Communication is critical for success. The most flawless, cohesive architecture and lighting design projects are collaborative efforts crafted by informed project members. Team members are anyone involved in the project, including contractors, architects, interior designers, and lighting designers.
Would you rather your final project be good or brilliant? Integrating and keeping team members informed can help make sure all of the small details are accounted for throughout a project. While inconveniences like incorrectly-placed lighting control panels or ceiling fixtures are minor, they can be avoided through frequent and clear communication.
To learn how to streamline lighting design’s role in architectural design projects, read lighting design educator Randall Whitehead’s piece for FurnitureLightingandDecor.com below.
Editor’s note: The piece below originally appeared on ArchitectMagazine.com. You can also read the piece here.
As a lighting designer, I try to integrate the illumination elements into the architecture as much as possible. Too many times we are brought onto a project after the architectural plans have been completed. The earlier we can get in on a project the more we can collaborate with the architect, contractor, and interior designer to create something that is more cohesive and seamless. When that happens, the final result lets the people, architecture, and objects within a space become the primary focus and not the sources of illumination. If we join at the end of the project it means we’re just taking something on. It could be so much better.
The deeply shielded pendant fixtures offer illumination for dining without casting harsh shadows on people’s faces. Lighting below the counter shows off the tile detailing and subtly invites people up to the counter. The lighting inside the open kitchen matches the color temperature of the lighting within the restaurant so that feels more integrated into the overall setting. (Photos: Randall Whitehead)
When creating a design, it’s very important for lighting designers to see how the space is going to be used. That means we need a furniture plan, understanding whether it’s residential or commercial. A lighting layout for empty space is at best generic. It is hard to enhance what we can’t see. It doesn’t have to be the final selection of furniture, but we do need to see where the pieces will be placed in where potential art will be located. Here is a good example: If I were shown an empty dining room, the natural instinct would be to center a chandelier or a pendant in the room. If a buffet or a console is placed on one wall, then the dining room table gets pushed off-center. This means that the decorative fixture will not be centered over the table, which means an added expense for moving the junction box.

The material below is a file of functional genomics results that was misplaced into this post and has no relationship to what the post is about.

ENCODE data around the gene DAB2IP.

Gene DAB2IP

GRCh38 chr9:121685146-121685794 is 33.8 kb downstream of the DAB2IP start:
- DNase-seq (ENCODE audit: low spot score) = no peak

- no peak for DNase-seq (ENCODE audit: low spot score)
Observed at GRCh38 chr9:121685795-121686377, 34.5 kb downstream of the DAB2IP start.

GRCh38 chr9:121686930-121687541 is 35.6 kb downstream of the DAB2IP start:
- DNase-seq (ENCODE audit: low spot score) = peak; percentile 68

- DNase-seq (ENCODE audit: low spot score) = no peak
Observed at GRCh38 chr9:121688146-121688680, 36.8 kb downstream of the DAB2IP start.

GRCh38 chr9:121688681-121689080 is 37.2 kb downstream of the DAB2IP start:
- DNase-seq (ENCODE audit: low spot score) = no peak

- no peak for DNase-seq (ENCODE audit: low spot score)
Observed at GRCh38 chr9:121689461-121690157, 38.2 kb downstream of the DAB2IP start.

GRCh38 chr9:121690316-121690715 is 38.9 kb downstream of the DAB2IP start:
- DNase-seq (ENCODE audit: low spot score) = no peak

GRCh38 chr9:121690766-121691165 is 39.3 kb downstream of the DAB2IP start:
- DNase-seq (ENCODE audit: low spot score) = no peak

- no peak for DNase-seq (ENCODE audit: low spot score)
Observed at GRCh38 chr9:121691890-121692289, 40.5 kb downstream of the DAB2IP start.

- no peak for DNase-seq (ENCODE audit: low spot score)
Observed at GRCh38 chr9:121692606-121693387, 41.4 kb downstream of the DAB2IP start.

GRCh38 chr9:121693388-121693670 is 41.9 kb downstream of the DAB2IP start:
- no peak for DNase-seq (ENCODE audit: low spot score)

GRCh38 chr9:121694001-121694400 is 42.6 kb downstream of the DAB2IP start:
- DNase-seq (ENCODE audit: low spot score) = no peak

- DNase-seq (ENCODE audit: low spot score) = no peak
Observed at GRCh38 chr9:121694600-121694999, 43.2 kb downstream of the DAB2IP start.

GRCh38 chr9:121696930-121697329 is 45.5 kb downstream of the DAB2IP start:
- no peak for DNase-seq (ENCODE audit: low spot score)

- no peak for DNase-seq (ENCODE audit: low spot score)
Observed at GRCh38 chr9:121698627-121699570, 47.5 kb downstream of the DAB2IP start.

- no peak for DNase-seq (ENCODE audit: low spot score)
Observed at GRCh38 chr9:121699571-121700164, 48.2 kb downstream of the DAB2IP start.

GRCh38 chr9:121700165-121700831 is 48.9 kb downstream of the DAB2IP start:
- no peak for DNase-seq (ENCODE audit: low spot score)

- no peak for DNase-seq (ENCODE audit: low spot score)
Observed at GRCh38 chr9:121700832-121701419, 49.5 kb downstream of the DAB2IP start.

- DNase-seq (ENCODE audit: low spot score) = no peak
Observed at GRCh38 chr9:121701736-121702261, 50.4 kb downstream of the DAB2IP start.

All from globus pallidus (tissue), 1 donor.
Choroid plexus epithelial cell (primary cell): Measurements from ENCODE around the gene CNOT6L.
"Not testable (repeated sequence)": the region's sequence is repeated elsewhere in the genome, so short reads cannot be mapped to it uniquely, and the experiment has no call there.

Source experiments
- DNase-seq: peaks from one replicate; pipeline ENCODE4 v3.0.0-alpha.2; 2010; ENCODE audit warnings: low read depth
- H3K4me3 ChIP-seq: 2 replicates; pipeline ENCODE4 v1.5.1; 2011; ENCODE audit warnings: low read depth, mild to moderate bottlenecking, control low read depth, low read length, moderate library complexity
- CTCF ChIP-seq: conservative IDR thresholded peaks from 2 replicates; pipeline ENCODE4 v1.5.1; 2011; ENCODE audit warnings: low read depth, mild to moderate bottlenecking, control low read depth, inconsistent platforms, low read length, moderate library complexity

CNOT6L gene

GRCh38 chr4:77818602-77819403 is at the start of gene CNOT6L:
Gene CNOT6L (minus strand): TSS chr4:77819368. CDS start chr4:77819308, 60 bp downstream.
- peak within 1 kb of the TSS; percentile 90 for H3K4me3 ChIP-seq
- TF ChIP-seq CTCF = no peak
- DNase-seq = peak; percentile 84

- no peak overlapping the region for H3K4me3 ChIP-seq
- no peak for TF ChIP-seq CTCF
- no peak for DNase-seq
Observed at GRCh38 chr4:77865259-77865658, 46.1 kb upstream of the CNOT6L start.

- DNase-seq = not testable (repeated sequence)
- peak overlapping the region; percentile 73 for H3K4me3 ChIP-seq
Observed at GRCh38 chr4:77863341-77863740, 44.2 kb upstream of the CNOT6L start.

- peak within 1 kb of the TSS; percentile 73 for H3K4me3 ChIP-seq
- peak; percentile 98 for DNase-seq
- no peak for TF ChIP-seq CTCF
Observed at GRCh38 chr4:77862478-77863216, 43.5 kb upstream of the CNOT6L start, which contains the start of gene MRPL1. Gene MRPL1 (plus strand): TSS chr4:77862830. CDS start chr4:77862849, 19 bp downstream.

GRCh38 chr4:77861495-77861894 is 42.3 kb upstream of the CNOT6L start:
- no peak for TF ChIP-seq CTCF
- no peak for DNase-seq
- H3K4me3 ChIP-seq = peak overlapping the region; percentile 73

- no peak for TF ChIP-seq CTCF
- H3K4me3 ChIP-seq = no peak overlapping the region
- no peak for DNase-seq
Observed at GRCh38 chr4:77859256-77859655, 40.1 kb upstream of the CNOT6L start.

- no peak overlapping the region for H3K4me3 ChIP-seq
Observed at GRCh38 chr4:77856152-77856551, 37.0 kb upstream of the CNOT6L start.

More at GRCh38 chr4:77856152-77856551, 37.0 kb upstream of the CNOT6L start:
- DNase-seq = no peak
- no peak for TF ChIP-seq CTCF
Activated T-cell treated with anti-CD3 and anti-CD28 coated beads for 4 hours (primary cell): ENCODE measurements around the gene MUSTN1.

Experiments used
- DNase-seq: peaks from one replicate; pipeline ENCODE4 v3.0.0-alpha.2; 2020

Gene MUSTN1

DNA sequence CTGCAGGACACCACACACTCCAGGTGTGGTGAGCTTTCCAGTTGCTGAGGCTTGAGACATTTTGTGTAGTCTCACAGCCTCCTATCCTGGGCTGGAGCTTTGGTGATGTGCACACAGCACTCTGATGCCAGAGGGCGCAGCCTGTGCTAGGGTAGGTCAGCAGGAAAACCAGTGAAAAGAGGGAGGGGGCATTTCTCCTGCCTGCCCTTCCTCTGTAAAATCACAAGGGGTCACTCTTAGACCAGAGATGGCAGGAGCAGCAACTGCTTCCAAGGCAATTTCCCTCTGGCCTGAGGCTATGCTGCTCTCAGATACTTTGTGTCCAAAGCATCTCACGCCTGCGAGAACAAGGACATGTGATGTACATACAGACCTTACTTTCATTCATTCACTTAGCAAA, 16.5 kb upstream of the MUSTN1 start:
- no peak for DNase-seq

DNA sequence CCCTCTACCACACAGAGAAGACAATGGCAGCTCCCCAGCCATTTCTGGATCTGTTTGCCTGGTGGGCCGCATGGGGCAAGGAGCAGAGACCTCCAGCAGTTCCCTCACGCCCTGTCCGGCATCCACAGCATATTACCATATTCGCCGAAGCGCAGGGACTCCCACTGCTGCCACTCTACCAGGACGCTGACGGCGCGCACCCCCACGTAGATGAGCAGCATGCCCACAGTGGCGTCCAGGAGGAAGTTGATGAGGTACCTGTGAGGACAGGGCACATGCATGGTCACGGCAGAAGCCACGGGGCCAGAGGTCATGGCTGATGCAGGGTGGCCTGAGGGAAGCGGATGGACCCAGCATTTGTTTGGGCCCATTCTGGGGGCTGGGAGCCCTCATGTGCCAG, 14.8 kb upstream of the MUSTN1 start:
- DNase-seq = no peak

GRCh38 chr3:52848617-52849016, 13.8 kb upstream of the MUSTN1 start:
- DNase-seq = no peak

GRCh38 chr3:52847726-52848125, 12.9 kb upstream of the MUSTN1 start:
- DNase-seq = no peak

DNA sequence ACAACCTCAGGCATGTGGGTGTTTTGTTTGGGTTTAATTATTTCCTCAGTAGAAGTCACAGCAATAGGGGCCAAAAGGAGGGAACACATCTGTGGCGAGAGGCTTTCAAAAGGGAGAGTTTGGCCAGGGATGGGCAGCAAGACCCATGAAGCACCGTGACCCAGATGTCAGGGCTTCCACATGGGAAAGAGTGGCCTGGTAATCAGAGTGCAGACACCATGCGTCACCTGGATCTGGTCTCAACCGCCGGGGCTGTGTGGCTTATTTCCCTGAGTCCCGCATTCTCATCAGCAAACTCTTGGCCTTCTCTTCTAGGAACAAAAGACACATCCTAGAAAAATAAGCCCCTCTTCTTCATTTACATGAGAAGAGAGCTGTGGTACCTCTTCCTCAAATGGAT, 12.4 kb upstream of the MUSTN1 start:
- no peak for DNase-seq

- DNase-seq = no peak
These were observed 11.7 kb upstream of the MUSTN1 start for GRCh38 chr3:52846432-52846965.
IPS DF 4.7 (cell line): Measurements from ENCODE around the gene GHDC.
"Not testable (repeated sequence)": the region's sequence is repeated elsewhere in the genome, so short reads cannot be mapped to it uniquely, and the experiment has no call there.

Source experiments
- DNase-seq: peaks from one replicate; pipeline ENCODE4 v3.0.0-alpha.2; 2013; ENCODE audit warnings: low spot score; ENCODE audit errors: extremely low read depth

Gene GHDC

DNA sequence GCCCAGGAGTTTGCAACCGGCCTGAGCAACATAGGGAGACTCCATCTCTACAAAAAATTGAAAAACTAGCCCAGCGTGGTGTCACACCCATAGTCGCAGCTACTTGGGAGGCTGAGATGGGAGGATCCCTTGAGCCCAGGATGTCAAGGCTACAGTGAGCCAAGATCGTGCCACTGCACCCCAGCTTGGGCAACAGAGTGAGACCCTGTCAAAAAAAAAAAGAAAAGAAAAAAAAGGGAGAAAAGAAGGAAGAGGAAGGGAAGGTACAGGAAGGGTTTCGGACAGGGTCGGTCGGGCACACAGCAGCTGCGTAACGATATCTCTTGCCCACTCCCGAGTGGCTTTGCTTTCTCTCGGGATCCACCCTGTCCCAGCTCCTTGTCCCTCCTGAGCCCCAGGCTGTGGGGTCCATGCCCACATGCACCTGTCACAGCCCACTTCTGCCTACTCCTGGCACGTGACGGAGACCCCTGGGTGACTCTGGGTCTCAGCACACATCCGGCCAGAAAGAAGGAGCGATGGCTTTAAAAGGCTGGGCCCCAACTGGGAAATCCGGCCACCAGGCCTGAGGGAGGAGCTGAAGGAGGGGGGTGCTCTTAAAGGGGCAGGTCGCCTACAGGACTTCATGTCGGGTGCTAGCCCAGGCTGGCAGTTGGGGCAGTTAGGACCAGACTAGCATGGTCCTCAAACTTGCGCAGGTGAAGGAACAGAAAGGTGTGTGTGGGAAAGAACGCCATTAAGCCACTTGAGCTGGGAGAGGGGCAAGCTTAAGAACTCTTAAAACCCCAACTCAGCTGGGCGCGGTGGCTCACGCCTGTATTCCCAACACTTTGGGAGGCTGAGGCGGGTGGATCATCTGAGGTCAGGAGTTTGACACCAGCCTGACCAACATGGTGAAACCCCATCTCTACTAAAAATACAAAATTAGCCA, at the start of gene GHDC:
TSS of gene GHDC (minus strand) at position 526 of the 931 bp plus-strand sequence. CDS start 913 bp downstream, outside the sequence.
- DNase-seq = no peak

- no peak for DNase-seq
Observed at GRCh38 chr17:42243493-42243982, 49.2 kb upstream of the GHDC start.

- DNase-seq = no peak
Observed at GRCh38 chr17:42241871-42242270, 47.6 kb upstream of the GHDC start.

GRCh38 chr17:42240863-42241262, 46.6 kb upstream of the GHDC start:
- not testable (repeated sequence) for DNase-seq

We need to see door swings to make sure that switches, dimmers, or control panels do not end up behind the door as you are entering a room. If the door swing gets changed during construction then the lighting designer, as a part of the team, needs to be given that information so that they can update the layout. This happens more often than you think. For example, say an interior designer decides to put a big armoire on a wall and needs the door to be flipped so that it doesn’t hit the piece of furniture as people enter. If that information doesn’t get to the lighting designer, then the controls end up on the wrong side of the door’s swing.
Additionally, we need to see elevations and reflective ceiling plans so that beams, skylights, HVAC systems, sprinkler heads, ceiling heights, window heights, and door heights are taken into account. All of these are essential in creating a lighting plan that integrates seamlessly with the other architectural elements.
Bottom line is that well-integrated lighting adds to the visual experience of the space, allowing the architectural elements, the art…and especially the people to be the center of attention.
These custom copper fixtures provide both accent lighting and ambient light for China Live restaurant.
There’s a hot spot in San Francisco called China Live, which is both a restaurant and retail space. The food is fantastic, but I also noticed that my friends looked really good. It took me a few minutes to understand what was going on. Looking upwards, I saw that a series of linear troughs had been suspended from the concrete ceiling. Along the underside of these fixtures was a series of adjustable accent lights, using LED MR16’s. Then, tucked into the trough on top, was linear LED lighting, fitted with a spread lens which providing both ambient light for the space; along with a way to accent the Chinese calligraphy on the ceiling. For me, the lighting was as delicious as the food.
The retail space had used a similar technique, you see a crisscross design to revive both the ambient and accent light. It also created this very interesting ‘X’ pattern on the ceiling. There should be no reason that you can’t look good while you’re shopping.